Supplementary Material for: Clinical and Functional Relevance of Melanocortin-4 Receptor Variants in Obese German Children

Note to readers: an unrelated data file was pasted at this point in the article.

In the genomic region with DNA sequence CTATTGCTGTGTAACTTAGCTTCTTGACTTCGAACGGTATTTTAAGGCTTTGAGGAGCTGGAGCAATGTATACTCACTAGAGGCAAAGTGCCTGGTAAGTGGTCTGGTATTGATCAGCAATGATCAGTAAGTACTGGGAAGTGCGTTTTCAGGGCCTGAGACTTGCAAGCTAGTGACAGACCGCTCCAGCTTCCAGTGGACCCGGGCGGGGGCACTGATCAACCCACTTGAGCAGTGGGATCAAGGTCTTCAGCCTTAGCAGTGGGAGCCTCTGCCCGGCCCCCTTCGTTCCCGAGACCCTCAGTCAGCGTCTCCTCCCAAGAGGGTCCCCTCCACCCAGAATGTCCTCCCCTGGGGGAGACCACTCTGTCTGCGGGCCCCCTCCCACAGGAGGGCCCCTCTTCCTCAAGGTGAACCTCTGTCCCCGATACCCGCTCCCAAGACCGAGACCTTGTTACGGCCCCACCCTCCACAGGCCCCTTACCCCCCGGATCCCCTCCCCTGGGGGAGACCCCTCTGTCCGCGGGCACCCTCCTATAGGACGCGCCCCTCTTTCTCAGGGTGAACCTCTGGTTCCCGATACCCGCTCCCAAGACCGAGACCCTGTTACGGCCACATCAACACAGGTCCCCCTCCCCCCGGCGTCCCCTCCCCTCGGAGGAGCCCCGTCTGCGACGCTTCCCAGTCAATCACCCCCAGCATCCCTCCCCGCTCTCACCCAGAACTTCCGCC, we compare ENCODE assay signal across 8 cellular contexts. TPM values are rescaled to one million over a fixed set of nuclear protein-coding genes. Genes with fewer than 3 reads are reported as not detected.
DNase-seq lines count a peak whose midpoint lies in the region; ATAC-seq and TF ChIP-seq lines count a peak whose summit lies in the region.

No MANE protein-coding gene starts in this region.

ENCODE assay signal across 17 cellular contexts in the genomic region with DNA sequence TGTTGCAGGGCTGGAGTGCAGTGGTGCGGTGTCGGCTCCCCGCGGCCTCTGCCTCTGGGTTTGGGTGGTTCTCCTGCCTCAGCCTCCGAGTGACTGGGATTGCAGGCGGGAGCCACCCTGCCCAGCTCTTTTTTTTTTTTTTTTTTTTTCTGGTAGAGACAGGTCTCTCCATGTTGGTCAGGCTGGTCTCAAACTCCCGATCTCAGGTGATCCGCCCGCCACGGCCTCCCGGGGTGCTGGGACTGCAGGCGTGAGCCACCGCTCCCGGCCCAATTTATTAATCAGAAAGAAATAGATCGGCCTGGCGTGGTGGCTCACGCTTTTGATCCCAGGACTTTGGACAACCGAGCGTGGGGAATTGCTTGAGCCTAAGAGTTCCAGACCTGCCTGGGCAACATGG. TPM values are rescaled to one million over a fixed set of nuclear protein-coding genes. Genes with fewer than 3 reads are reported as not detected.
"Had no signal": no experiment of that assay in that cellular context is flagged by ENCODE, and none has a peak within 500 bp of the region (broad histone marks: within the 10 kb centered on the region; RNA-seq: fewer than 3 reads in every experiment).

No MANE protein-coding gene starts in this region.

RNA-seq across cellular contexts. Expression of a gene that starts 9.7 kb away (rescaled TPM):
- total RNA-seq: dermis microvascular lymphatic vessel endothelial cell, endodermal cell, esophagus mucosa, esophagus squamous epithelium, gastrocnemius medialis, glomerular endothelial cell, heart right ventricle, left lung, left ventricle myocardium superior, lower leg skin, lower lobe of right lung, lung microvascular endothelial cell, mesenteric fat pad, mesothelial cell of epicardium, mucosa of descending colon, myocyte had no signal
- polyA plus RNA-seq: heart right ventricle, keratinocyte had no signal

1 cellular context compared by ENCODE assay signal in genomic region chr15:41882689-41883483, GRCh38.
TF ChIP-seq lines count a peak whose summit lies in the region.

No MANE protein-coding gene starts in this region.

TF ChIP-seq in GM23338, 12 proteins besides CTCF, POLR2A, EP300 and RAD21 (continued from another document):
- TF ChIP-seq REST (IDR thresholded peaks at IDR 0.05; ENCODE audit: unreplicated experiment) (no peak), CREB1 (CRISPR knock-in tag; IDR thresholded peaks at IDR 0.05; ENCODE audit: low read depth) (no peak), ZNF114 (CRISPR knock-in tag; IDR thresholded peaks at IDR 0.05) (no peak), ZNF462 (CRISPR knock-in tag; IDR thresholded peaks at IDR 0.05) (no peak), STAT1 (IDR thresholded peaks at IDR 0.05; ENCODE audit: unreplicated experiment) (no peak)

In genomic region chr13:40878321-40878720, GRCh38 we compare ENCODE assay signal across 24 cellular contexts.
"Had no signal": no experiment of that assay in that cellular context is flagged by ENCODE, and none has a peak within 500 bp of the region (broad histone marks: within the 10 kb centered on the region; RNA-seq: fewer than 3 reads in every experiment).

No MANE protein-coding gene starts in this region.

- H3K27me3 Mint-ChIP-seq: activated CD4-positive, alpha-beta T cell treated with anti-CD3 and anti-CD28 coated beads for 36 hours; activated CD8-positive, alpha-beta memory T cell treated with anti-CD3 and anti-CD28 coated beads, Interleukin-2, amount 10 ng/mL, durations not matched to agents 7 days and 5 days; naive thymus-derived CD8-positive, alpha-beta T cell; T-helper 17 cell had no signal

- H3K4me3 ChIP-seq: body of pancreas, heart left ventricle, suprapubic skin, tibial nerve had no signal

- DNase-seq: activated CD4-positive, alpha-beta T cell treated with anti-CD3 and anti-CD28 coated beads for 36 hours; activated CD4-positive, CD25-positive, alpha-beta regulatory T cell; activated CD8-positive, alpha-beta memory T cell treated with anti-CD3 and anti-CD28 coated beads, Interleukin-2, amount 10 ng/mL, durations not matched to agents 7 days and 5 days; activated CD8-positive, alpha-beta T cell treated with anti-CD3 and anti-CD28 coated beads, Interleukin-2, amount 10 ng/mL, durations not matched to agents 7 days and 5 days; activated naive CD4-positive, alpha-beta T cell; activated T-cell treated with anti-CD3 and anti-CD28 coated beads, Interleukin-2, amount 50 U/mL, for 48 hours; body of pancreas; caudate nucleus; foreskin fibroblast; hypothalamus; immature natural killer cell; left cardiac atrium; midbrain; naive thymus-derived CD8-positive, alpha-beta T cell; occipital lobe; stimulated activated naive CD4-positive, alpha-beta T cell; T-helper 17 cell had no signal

<b><i>Background:</i></b> Variants in the melanocortin-4 receptor <i>(MC4R)</i> gene are the most frequent cause of monogenic obesity. The relevance of <i>MC4R</i> variations with respect to clinical phenotype and biochemical function remains controversial. <b><i>Methods:</i></b> We sequenced the <i>MC4R</i> gene in 510 overweight/obese children. The clinical phenotype was assessed in a case-control setting matched for age, gender, puberty and body mass index. Identified <i>MC4R</i> variants were functionally characterized in vitro. <b><i>Results:</i></b> The frequency of <i>MC4R</i> variants was 5.3%, with functionally relevant mutations (D<sup>90</sup>N, V<sup>103</sup>I/S<sup>127</sup>L, R<sup>165</sup>W, G<sup>181</sup>D) occurring in 1.2% (confidence interval 0.26–2.15) of our sample. 4.1% were carriers of variants (Y<sup>35</sup>Y, V<sup>103</sup>I, T<sup>112</sup>M, M<sup>200</sup>V, I<sup>251</sup>L) with preserved receptor function in vitro. We did not detect large heterozygous deletions by multiple-ligand probe amplification assay. There were no differences in anthropometric or metabolic parameters between children with loss-of-function mutations and noncarriers. Carriers of the V<sup>103</sup>I or I<sup>251</sup>L variant had higher high-density lipoprotein cholesterol and HbA1c levels than matched noncarriers of <i>MC4R</i> variants. <b><i>Conclusions:</i></b> In our data set of childhood obesity in central Germany, we identified functionally relevant mutations in the <i>MC4R</i> gene in only 1.2% of the children. There were no major significant phenotypic differences between obese children with and without <i>MC4R</i> mutations. Hence, the diagnosis of genetically caused obesity due to <i>MC4R</i> mutation should be made with caution.